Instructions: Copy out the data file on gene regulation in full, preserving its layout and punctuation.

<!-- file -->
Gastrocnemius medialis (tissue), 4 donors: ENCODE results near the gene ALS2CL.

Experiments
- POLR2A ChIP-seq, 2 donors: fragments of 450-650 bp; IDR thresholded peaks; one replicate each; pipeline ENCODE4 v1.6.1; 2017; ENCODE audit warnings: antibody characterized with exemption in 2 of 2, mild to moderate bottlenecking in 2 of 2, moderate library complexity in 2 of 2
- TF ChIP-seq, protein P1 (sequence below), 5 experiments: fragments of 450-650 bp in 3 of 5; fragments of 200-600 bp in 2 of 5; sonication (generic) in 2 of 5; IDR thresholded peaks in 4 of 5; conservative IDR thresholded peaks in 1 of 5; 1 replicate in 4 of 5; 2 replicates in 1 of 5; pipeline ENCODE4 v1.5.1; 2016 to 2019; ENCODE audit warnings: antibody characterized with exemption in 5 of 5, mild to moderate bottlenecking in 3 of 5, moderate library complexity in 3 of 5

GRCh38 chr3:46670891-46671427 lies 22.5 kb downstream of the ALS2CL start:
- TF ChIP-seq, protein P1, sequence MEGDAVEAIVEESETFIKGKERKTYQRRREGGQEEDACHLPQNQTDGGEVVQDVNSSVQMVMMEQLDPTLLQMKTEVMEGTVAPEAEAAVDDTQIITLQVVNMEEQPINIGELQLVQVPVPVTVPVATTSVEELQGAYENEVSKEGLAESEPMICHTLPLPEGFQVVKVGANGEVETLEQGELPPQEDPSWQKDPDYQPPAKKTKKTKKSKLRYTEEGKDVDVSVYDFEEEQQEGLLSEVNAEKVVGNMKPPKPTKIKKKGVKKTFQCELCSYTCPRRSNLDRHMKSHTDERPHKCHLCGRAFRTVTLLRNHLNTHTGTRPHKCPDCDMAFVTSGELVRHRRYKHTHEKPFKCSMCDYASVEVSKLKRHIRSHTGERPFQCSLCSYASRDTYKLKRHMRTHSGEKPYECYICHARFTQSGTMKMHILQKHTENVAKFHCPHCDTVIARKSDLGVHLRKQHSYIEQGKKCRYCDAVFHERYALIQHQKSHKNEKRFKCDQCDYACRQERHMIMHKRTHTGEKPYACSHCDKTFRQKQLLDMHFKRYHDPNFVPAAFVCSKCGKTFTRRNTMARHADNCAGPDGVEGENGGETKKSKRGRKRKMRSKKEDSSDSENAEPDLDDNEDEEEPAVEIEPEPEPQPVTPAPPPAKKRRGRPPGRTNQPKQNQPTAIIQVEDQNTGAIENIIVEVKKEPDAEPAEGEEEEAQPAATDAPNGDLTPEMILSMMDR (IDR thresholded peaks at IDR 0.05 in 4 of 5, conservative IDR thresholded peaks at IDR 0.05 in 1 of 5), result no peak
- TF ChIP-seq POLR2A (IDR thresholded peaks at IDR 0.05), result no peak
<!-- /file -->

Gastrocnemius medialis (tissue), 4 donors: ENCODE results near the gene ALS2CL.

Experiments
- POLR2A ChIP-seq, 2 donors: fragments of 450-650 bp; IDR thresholded peaks; one replicate each; pipeline ENCODE4 v1.6.1; 2017; ENCODE audit warnings: antibody characterized with exemption in 2 of 2, mild to moderate bottlenecking in 2 of 2, moderate library complexity in 2 of 2
- TF ChIP-seq, protein P1 (sequence below), 5 experiments: fragments of 450-650 bp in 3 of 5; fragments of 200-600 bp in 2 of 5; sonication (generic) in 2 of 5; IDR thresholded peaks in 4 of 5; conservative IDR thresholded peaks in 1 of 5; 1 replicate in 4 of 5; 2 replicates in 1 of 5; pipeline ENCODE4 v1.5.1; 2016 to 2019; ENCODE audit warnings: antibody characterized with exemption in 5 of 5, mild to moderate bottlenecking in 3 of 5, moderate library complexity in 3 of 5

GRCh38 chr3:46670891-46671427 lies 22.5 kb downstream of the ALS2CL start:
- TF ChIP-seq, protein P1, sequence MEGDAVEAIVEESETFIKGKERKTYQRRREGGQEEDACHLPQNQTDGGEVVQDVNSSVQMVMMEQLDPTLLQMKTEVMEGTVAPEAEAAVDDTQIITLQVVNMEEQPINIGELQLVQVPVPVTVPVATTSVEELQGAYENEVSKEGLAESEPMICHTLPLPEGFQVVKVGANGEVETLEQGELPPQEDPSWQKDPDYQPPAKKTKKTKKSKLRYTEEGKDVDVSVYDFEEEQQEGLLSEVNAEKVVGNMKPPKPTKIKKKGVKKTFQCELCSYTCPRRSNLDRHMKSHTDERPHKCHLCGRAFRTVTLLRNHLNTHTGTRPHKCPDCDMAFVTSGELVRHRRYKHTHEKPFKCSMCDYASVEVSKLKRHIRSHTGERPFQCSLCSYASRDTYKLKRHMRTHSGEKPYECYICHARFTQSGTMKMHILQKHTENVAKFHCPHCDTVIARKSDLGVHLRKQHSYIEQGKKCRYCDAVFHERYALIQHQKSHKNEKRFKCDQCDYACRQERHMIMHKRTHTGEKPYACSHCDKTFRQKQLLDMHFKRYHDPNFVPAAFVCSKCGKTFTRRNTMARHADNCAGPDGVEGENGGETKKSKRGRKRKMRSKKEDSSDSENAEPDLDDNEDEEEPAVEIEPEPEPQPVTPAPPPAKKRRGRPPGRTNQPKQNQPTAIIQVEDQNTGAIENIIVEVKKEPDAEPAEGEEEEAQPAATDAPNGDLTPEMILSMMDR (IDR thresholded peaks at IDR 0.05 in 4 of 5, conservative IDR thresholded peaks at IDR 0.05 in 1 of 5), result no peak
- TF ChIP-seq POLR2A (IDR thresholded peaks at IDR 0.05), result no peak